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8 Ways Healthcare Technology is Changing Clinical Practice

By Debra Wood, contributor

Healthcare technology continues to evolve at a rapid pace, altering how clinicians practice—from delivering patient care to documentation.

Here is a look at some of the up-and-coming technologies in healthcare that could influence physician jobs and work opportunities for advanced practitioners.

New Technologies in Healthcare: 8 Top Trends

1. Artificial intelligence

Artificial intelligence (AI), computers learning to think more like people, is making its way into healthcare technology. Algorithms draw on data to allow computers to perform specific tasks.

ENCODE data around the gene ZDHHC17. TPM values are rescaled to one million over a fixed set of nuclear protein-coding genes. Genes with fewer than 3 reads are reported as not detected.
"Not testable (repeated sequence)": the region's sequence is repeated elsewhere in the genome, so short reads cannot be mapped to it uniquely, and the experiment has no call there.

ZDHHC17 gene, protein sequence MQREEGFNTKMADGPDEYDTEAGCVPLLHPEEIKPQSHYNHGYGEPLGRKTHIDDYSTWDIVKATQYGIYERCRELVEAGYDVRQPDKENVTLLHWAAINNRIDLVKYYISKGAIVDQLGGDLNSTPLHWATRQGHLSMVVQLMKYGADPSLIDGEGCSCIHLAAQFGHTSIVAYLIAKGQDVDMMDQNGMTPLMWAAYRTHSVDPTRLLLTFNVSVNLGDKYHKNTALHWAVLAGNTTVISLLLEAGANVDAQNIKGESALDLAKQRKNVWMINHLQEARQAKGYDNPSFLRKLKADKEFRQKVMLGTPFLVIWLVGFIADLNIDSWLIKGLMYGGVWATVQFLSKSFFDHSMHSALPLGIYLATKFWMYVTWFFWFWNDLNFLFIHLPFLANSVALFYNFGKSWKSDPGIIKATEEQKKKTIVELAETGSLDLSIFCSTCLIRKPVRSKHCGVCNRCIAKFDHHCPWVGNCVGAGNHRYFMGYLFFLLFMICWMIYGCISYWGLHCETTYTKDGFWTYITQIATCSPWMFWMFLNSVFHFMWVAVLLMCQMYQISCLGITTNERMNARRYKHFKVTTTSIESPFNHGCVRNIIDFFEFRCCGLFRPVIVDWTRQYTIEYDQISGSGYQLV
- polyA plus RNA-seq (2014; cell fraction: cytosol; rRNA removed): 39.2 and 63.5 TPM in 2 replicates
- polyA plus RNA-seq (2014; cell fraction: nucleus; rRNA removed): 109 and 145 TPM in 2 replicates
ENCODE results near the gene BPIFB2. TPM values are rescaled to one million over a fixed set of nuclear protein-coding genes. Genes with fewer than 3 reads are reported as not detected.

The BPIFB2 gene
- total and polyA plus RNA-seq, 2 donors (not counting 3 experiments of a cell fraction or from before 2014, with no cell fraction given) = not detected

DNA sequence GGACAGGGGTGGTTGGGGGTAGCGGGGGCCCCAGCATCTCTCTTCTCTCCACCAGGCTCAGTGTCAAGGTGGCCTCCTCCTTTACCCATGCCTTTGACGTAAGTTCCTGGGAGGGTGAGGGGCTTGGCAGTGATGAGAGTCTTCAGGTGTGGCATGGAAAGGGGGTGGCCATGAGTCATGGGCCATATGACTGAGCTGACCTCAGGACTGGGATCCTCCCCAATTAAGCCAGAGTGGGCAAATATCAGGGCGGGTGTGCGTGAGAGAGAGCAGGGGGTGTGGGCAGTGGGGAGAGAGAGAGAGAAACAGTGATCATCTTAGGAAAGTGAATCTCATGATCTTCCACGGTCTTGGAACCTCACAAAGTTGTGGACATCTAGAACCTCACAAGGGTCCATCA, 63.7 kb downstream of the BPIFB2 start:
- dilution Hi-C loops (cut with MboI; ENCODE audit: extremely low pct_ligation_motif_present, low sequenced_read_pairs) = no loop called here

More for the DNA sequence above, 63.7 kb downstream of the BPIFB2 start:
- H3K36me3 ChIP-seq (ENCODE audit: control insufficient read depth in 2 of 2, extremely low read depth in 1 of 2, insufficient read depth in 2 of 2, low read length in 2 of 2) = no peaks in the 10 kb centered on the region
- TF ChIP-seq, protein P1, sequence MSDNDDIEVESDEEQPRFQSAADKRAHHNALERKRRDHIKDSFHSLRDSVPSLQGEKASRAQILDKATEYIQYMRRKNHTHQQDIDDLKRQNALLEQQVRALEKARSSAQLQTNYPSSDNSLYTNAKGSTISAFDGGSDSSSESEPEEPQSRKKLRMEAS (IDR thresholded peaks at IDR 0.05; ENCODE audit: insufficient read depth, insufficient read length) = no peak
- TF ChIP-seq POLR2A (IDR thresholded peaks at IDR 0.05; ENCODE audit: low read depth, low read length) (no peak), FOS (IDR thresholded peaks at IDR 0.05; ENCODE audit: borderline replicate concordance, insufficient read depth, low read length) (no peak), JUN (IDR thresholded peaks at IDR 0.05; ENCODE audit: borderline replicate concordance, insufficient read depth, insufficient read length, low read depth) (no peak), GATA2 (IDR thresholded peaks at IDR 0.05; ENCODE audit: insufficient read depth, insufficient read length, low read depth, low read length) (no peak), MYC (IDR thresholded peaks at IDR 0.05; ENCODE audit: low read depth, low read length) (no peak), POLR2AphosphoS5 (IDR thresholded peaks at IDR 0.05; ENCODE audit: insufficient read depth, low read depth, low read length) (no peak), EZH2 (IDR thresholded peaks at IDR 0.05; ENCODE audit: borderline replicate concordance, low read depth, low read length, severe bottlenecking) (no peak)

“It’s one of the most powerful technologies we have at our disposal,” said David West, CEO and founder of Proscia, which uses AI to identify patterns on pathology slides. “The application to pathology is a massive opportunity.”

Pathologists are in short supply. They will still make the final report, but the computer assistance may allow each pathologist to read more slides.

“This change is happening fast,” West said. “What is possible is still working its way into the commercial sphere.”

According to the Top of Mind 2018 Health IT Trends Report from the Center for Connected Medicine and the Health Management Academy, more than half of healthcare systems plan or have implemented AI health technology, yet 63 percent of health system executives said it was a low priority. Most of those organizations deploying AI use it for clinical decision support.

2. Telehealth and virtual visits

Telehealth and virtual visits are expected to grow as reimbursements become more common. During the 2017-2018 flu season, several hospitals were referring patients to virtual visits.